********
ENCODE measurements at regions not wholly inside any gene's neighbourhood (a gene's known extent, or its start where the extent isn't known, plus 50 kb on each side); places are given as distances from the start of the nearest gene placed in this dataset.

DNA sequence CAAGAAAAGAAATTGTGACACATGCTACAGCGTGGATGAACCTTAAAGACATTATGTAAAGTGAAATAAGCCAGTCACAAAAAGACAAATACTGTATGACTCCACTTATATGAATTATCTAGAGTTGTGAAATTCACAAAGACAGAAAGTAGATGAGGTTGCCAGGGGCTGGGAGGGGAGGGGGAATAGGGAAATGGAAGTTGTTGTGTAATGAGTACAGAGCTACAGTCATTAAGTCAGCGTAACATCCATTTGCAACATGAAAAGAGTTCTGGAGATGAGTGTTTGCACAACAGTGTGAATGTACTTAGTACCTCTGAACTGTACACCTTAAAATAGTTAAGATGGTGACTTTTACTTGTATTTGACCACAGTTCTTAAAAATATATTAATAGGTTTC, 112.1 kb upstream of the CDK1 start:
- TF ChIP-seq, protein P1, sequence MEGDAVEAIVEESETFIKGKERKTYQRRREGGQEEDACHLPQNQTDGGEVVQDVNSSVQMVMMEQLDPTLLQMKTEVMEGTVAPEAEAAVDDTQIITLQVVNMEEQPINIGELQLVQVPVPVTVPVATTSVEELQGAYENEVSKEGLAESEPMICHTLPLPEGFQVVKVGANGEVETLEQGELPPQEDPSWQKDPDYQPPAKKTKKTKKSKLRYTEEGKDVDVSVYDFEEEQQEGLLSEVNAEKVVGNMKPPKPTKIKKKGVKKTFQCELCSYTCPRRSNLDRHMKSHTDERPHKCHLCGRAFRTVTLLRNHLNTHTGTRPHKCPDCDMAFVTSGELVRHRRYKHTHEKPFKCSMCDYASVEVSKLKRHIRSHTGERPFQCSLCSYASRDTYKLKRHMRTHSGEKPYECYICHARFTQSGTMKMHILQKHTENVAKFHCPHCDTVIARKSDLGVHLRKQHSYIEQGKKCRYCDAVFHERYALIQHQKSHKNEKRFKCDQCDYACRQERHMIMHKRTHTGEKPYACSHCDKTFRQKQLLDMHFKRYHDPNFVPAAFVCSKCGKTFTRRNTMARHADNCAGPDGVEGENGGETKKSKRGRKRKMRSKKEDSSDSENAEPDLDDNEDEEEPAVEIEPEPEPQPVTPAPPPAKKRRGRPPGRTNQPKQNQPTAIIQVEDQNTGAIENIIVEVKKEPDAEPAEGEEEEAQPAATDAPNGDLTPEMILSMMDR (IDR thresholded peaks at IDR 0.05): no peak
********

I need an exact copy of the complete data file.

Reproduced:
ENCODE measurements at regions not wholly inside any gene's neighbourhood (a gene's known extent, or its start where the extent isn't known, plus 50 kb on each side); places are given as distances from the start of the nearest gene placed in this dataset.

DNA sequence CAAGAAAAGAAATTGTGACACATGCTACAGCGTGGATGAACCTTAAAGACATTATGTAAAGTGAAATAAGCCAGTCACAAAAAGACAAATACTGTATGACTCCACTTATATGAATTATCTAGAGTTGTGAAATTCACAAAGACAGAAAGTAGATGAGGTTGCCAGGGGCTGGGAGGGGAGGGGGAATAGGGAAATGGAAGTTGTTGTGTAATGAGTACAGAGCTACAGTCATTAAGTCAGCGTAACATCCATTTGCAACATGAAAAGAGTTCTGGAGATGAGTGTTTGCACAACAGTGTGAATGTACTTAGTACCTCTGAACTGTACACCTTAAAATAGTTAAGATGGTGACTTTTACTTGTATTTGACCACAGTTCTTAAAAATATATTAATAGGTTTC, 112.1 kb upstream of the CDK1 start:
- TF ChIP-seq, protein P1, sequence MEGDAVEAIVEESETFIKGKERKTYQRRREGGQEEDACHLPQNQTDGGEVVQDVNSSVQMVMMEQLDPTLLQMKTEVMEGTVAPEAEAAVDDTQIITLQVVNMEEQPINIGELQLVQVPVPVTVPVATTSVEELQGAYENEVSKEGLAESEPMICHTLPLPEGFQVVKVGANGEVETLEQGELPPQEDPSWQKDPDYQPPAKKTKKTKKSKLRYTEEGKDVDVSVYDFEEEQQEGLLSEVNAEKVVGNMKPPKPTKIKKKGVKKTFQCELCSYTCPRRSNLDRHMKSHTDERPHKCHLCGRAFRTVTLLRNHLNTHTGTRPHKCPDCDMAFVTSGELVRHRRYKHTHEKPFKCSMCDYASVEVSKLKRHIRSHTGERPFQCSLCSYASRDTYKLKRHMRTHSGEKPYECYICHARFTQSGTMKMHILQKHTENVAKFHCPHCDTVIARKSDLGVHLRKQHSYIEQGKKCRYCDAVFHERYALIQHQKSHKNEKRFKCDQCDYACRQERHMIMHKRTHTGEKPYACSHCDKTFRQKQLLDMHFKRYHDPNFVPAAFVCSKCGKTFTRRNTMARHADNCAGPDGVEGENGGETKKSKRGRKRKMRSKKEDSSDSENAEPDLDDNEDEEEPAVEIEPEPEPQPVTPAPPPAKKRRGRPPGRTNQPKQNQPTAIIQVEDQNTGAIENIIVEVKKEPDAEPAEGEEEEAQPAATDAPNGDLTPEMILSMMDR (IDR thresholded peaks at IDR 0.05): no peak